By  |  0 Comments


By Darachel Te


I remember the first time I saw Outlander (the novel): my local bookstore had set up a pyramid of the Outlander series up against a wall as part of their promotional merchandising tactic. I, naturally, thought to myself ‘Jenga?’ and carefully withdrew a book nowhere near the top, it was a ‘will not attempt again (in public)’ moment that had me doing my best to appear normal while trying to re-establish the structural integrity of the bookramid.

I ended up buying the first novel to mollify my guilty conscience, and I’m glad I did. I practically devoured the story in one day and promptly went out to purchase all the other subsequent titles that were available. Thus began my healthy infatuation with the writings of Diana Gabaldon and the magic that is her imagination.

Outlander is beautifully written. It is a fusion of genres; rich in medicinal, political and historical detail.

It is 1945, Claire Randall, a nurse who served on the frontline of World War II, is on her second honeymoon with her husband Frank in Scotland. During a solo excursion to the standing stones, Claire finds herself cast back in time to 1743 to an era where political and clan allegiances are dominant and any suspicious or superstitious behaviour is swiftly dealt with by grim judgement or dire consequences.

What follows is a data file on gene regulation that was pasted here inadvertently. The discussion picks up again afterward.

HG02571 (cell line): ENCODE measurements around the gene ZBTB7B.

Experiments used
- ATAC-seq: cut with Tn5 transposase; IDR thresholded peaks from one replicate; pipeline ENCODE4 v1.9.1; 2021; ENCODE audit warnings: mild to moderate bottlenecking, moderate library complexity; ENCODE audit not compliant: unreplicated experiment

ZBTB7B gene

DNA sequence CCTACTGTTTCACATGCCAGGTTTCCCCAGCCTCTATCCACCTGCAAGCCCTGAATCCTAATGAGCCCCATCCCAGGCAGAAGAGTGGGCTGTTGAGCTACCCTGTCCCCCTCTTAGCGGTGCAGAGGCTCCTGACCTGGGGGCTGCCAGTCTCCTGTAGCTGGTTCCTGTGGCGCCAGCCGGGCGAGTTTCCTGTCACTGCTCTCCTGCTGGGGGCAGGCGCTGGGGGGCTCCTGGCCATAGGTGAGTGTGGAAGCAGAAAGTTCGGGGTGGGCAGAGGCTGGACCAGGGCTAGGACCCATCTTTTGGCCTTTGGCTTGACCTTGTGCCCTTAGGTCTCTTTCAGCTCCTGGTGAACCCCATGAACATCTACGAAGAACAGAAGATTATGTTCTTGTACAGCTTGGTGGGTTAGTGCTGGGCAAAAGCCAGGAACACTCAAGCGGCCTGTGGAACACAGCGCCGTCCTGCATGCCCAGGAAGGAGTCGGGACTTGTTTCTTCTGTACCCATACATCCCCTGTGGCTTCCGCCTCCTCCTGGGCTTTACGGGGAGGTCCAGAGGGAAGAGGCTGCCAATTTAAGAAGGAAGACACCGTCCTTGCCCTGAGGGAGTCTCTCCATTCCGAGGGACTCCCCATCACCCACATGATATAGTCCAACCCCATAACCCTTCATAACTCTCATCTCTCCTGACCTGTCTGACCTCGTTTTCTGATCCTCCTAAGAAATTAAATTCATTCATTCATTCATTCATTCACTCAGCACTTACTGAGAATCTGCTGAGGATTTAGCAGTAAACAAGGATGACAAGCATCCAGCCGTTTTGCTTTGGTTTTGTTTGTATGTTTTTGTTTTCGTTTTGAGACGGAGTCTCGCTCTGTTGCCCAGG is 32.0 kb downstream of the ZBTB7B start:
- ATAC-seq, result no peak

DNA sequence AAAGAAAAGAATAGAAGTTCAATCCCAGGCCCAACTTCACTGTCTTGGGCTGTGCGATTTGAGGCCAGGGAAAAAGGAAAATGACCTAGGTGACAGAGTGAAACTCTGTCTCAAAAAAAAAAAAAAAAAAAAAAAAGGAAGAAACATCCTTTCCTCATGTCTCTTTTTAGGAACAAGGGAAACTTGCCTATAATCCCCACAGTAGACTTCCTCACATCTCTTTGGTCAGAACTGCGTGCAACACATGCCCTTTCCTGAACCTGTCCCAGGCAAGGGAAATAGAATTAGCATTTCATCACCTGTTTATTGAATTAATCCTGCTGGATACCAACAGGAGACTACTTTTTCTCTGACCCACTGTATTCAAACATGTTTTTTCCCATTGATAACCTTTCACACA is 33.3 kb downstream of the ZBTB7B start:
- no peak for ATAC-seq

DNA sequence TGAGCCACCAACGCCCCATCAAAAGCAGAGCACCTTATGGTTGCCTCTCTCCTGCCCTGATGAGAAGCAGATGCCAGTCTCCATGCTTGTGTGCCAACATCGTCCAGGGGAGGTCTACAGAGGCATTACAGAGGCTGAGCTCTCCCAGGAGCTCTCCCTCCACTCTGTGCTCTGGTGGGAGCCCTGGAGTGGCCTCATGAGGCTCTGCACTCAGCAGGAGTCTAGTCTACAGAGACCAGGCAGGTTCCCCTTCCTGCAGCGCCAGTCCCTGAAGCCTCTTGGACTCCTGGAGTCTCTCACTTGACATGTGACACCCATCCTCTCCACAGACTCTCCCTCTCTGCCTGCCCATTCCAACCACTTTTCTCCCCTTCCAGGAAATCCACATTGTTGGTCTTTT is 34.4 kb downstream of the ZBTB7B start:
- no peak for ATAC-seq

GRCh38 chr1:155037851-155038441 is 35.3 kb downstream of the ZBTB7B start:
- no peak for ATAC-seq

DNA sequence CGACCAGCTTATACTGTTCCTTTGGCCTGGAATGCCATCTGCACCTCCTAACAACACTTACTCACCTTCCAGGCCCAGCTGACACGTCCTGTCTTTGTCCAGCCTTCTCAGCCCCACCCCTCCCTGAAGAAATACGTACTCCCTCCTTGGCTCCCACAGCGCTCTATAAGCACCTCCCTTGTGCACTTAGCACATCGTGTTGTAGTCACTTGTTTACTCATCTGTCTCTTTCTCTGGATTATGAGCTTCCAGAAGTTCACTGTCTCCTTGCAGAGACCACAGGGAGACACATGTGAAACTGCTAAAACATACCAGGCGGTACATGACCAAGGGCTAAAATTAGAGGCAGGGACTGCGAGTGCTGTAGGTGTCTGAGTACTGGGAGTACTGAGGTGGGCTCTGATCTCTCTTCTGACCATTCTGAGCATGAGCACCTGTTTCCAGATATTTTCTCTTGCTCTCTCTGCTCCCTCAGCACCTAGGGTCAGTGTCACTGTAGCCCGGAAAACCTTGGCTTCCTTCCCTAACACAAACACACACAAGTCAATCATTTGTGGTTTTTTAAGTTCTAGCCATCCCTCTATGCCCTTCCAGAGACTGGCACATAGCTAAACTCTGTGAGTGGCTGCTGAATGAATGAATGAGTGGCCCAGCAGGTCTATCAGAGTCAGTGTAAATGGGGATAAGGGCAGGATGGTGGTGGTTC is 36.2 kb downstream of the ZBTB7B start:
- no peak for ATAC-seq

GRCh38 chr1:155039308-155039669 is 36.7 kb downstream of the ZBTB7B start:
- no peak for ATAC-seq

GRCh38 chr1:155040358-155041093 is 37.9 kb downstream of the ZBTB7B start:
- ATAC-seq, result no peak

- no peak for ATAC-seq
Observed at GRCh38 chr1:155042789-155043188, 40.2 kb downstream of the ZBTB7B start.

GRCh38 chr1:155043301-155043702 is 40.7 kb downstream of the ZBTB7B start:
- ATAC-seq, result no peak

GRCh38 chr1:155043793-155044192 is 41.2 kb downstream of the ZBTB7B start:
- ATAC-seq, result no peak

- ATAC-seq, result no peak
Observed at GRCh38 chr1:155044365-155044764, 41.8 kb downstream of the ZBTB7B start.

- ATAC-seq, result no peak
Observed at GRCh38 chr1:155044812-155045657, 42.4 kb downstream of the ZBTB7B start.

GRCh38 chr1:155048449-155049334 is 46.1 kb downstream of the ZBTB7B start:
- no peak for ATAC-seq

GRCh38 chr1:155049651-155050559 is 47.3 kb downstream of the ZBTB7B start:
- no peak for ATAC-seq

At the foundation of the tale is Claire and her determination to get back to her husband, versus her feelings for one Jamie Fraser whom she meets in the 18th century. The conflict in her emotions makes for an evocative and riveting read.

After two decades, Outlander has finally been adapted to a visual medium. With the recent trend of book to movie adaptations I was hesitant at first to see Outlander, as I’ve watched quite a lot of my favourite stories made into a cut and paste mess on screen that had no emotional depth or connection.

My fears, however, have been allayed. I watched. I loved. I want more.

The TV series is produced by Robert D Moore (best known for his work on Star Trek and Battlestar Galactica) and is available to view on Soho on Foxtel. The second half of the first series is set to premiere next year and it has been renewed for a second season.

In conclusion, I have to say DO NOT play Jenga with shop displays but do buy, read and watch Outlander.

Find us on FacebookFind us on FacebookFind us on FacebookFind us on Facebook